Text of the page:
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    ABSTRACT: Tendons are elastic structures that connect muscle to the skeletal system and transmit force relative to the amount of stretch they experience. The mechanical properties of human tendons are difficult to measure non-invasively, so generic values are often assumed in musculoskeletal models to represent all subjects. We aimed to determine the in vivo mechanical properties of the human Achilles tendon by calculating tendon stiffness and resting length in 10 male and 10 female trained cyclists. B-mode ultrasound coupled with motion capture was used to track the tendon lengths for the medial and lateral gastrocnemii concurrently with ankle torque measurements during ramped isometric contractions. Achilles tendon stiffness was calculated as the slope of the linear portion of the force-length curve, and this was extrapolated to zero force to yield the tendon resting length. Average Achilles tendon stiffness was 201.8±5.9Nmm(-1). There was no difference in Achilles tendon stiffness or maximum isometric force between males and females, however tendon stiffness varied between individuals. The resting lengths of the MG and LG tendon were 0.209±0.002m and 0.222±0.002m respectively, and regression models determined that shank length was the best predictor of resting tendon length. Our results indicate that Achilles tendon stiffness varies with muscle strength and not sex. The variability in Achilles tendon stiffness between subjects support the need for experimentally measured subject-specific tendon properties as input parameters to improve the accuracy of musculoskeletal models. Copyright © 2015 Elsevier Ltd. All rights reserved.
    Journal of Biomechanics 06/2015; 48(12). DOI:10.1016/j.jbiomech.2015.06.009 · 2.75 Impact Factor
    • "or FORW and BACK the results were a bit more dispersed between subjects . Variations in parameters other than PCSA also influenced our model predictions . For the static force tasks that we analysed , the most important ones are muscle moment arms and optimal fibre lengths . Previously published methods for MRI - based estimations of moment arms ( Arnold et al . , 2000 ; Scheys et al . , 2011 ) did not work on most of our data , because ( 1 ) muscle attachment could not well be determined from muscles with short tendons ( for instance serratus anterior and pectoralis major attachments on the ribcage ) and ( 2 ) fibre directions are not visible on MRI scans ( and thus not the perpendicular distance fro"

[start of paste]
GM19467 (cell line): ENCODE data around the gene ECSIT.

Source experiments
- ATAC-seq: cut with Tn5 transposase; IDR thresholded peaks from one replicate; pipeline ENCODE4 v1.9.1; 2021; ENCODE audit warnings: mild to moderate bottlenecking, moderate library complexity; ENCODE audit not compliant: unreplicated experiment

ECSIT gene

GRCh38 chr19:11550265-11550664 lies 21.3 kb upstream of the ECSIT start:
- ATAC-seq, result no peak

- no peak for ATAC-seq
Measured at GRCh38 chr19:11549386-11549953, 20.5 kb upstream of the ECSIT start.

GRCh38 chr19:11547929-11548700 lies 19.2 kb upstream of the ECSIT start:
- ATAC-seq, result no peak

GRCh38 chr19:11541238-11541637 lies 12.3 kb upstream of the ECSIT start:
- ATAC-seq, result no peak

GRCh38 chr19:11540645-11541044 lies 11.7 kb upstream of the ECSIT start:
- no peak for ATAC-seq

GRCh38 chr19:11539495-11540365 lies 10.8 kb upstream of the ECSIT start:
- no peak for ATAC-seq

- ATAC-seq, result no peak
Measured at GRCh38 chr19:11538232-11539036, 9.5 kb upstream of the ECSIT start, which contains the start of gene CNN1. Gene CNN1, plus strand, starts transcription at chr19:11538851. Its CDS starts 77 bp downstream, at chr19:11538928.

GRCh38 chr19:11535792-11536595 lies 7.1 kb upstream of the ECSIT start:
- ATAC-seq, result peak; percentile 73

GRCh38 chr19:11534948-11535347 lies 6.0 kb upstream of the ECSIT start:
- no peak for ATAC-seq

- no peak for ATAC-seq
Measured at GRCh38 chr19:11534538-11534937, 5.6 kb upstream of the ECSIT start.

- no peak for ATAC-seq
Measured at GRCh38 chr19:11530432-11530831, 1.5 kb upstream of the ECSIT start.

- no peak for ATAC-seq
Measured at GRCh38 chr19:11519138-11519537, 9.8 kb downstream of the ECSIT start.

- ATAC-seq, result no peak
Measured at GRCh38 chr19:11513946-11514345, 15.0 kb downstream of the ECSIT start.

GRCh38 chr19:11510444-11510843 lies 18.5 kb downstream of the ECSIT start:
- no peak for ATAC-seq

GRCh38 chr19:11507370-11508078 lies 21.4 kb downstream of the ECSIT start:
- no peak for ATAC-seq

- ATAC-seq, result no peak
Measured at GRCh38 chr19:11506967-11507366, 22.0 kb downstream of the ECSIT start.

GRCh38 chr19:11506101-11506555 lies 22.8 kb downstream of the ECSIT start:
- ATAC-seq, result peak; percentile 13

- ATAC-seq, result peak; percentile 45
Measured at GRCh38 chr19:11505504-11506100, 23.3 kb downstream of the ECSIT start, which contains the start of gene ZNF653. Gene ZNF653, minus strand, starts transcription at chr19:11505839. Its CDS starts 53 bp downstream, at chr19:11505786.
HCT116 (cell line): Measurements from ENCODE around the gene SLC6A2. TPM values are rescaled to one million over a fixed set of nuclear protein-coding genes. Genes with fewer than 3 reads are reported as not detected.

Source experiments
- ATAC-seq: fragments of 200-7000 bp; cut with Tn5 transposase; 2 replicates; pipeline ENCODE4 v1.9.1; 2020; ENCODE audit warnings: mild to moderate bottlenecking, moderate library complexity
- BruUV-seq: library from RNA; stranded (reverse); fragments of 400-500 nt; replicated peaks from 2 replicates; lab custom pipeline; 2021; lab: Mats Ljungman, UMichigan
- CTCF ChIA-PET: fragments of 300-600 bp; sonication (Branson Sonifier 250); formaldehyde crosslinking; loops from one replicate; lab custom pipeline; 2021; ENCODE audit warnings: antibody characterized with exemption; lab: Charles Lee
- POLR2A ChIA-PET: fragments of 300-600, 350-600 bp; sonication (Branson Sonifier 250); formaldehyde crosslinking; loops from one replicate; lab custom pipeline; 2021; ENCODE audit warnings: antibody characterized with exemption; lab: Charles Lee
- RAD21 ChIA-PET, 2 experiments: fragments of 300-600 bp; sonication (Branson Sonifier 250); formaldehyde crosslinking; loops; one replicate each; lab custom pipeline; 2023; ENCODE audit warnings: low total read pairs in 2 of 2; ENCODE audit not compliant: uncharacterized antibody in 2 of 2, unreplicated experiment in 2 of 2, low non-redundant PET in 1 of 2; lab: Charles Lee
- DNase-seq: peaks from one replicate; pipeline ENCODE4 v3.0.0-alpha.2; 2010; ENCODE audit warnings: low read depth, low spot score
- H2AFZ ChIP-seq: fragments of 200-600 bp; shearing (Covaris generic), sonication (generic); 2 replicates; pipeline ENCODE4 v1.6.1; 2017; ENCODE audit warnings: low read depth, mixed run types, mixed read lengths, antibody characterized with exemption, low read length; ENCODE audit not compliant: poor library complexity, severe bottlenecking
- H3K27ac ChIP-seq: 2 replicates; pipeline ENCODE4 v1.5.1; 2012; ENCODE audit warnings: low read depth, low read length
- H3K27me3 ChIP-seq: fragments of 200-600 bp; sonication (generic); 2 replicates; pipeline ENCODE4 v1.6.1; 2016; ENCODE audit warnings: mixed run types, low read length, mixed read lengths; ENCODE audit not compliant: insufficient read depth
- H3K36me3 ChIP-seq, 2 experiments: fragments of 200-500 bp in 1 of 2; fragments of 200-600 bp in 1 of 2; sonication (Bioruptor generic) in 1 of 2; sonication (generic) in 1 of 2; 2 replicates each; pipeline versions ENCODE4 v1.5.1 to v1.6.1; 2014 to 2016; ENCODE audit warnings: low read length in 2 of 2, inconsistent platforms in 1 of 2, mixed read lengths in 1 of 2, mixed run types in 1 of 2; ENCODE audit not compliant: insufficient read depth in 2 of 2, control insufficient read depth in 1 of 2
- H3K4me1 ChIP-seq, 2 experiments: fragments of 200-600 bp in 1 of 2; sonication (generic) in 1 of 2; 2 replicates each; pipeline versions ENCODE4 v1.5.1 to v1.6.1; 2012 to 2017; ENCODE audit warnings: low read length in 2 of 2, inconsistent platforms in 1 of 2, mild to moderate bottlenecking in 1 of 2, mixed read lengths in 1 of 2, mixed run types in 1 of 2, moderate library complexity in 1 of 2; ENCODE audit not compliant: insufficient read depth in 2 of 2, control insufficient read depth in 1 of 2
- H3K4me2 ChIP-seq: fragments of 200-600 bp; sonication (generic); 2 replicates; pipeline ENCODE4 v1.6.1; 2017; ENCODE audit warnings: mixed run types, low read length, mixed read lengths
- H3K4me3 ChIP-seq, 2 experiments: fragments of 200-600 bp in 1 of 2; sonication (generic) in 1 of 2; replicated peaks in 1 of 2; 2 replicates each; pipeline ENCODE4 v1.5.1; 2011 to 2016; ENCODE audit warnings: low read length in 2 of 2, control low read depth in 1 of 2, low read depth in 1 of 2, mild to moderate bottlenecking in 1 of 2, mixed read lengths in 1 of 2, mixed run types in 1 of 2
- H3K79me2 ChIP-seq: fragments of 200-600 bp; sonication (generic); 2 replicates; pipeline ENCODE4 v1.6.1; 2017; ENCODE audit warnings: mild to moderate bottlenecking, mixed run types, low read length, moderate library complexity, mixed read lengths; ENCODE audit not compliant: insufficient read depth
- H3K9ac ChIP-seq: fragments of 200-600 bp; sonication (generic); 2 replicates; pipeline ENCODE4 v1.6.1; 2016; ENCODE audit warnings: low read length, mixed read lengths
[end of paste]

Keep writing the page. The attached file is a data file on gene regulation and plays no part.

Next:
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    ABSTRACT: Personalisation of model parameters is likely to improve biomechanical model predictions and could allow models to be used for subject- or patient-specific applications. This study evaluates the effect of personalising physiological cross-sectional areas (PCSA) in a large-scale musculoskeletal model of the upper extremity. Muscle volumes obtained from MRI were used to scale PCSAs of five subjects, for whom the maximum forces they could exert in six different directions on a handle held by the hand were also recorded. The effect of PCSA scaling was evaluated by calculating the lowest maximum muscle stress (σmax, a constant for human skeletal muscle) required by the model to reproduce these forces. When the original cadaver-based PCSA-values were used, strongly different between-subject σmax-values were found (σmax=106.1±39.9Ncm(-2)). A relatively simple, uniform scaling routine reduced this variation substantially (σmax=69.4±9.4Ncm(-2)) and led to similar results to when a more detailed, muscle-specific scaling routine was used (σmax=71.2±10.8Ncm(-2)). Using subject-specific PCSA values to simulate an shoulder abduction task changed muscle force predictions for the subscapularis and the pectoralis major on average by 33% and 21%, respectively, but was <10% for all other muscles. The glenohumeral (GH) joint contact force changed less than 1.5% as a result of scaling. We conclude that individualisation of the model's strength can most easily be done by scaling PCSA with a single factor that can be derived from muscle volume data or, alternatively, from maximum force measurements. However, since PCSA scaling only marginally changed muscle and joint contact force predictions for submaximal tasks, the need for PCSA scaling remains debatable. Copyright © 2015 Elsevier Ltd. All rights reserved.
    Journal of Biomechanics 05/2015; 48(10). DOI:10.1016/j.jbiomech.2015.05.005 · 2.75 Impact Factor